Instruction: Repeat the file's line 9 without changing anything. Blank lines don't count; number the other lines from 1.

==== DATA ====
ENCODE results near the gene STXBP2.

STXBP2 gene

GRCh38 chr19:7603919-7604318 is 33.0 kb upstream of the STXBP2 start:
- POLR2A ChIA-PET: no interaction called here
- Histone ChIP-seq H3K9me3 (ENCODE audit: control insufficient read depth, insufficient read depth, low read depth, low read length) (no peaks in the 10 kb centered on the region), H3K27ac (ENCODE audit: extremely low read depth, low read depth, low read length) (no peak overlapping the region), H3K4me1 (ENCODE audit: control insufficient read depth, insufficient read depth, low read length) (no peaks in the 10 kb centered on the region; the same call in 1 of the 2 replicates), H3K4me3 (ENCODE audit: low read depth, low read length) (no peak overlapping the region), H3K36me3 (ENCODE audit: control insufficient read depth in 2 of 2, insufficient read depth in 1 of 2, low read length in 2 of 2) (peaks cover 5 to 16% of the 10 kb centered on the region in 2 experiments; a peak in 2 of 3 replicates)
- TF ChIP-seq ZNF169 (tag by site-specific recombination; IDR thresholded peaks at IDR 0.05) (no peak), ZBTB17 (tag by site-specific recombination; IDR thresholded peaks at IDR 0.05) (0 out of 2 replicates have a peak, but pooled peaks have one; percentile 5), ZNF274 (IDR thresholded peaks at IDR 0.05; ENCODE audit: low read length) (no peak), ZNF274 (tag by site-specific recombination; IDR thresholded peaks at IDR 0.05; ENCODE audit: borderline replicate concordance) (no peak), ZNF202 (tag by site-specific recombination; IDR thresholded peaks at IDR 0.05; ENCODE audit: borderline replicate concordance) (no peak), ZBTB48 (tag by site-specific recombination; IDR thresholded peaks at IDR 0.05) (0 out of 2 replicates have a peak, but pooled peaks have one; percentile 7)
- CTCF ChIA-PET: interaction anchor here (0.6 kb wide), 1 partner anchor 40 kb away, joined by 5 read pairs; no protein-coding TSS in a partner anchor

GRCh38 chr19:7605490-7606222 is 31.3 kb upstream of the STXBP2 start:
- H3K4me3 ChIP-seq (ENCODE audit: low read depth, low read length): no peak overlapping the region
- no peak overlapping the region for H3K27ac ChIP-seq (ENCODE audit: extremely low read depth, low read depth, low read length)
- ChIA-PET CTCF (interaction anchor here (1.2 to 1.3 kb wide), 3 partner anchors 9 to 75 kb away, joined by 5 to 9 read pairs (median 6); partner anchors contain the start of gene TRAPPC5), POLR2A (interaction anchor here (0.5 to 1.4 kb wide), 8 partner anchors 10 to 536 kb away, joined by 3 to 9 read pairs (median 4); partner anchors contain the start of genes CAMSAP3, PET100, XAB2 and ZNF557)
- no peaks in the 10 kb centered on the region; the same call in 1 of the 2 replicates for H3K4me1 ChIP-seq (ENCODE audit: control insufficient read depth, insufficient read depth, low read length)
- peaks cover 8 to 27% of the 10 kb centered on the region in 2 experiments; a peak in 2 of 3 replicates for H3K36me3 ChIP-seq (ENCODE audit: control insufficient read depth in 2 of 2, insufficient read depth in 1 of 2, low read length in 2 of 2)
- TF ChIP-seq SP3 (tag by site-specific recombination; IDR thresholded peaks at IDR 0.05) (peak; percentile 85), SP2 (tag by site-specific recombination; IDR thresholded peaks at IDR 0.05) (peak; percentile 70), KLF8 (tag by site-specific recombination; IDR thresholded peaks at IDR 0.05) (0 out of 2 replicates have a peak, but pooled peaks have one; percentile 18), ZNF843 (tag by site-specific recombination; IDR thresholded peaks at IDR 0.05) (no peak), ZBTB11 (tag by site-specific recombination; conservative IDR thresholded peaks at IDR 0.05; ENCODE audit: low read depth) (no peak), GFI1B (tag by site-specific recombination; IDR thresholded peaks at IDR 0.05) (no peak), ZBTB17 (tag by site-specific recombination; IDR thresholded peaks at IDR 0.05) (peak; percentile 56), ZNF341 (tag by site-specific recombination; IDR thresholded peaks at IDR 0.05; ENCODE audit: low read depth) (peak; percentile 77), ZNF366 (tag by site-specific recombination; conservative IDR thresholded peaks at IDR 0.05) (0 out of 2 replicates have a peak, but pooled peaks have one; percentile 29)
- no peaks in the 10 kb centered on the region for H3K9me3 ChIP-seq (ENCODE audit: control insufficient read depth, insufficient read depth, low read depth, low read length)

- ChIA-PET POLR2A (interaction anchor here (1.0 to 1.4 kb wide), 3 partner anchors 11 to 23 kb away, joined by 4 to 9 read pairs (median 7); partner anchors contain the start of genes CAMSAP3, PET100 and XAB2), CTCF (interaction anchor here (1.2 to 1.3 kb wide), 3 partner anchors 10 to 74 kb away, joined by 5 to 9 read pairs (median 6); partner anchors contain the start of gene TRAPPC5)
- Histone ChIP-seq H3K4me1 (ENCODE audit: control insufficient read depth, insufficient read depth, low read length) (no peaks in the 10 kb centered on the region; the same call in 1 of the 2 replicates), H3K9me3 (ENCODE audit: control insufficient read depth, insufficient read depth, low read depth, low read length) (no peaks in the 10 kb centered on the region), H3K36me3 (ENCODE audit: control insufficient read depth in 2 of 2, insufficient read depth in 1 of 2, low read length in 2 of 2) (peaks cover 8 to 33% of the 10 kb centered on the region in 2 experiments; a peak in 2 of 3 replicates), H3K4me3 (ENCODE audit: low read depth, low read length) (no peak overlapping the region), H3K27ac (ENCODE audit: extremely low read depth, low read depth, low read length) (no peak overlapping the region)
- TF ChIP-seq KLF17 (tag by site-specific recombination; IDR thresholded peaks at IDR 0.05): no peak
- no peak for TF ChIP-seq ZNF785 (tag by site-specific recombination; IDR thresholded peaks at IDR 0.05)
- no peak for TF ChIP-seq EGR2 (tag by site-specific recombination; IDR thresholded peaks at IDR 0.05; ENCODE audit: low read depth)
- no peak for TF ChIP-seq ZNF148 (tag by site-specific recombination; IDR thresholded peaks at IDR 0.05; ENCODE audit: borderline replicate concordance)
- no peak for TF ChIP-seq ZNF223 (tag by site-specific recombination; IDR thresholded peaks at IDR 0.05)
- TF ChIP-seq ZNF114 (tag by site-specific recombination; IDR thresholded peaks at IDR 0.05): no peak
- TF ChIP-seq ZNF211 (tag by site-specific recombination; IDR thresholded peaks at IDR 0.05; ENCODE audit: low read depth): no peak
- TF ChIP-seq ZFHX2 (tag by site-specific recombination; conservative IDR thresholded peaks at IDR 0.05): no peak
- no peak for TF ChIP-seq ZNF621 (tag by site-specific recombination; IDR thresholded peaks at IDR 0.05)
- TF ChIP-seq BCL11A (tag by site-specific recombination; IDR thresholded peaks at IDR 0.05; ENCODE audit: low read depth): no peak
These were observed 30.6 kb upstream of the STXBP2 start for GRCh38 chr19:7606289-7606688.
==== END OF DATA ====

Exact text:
- H3K4me3 ChIP-seq (ENCODE audit: low read depth, low read length): no peak overlapping the region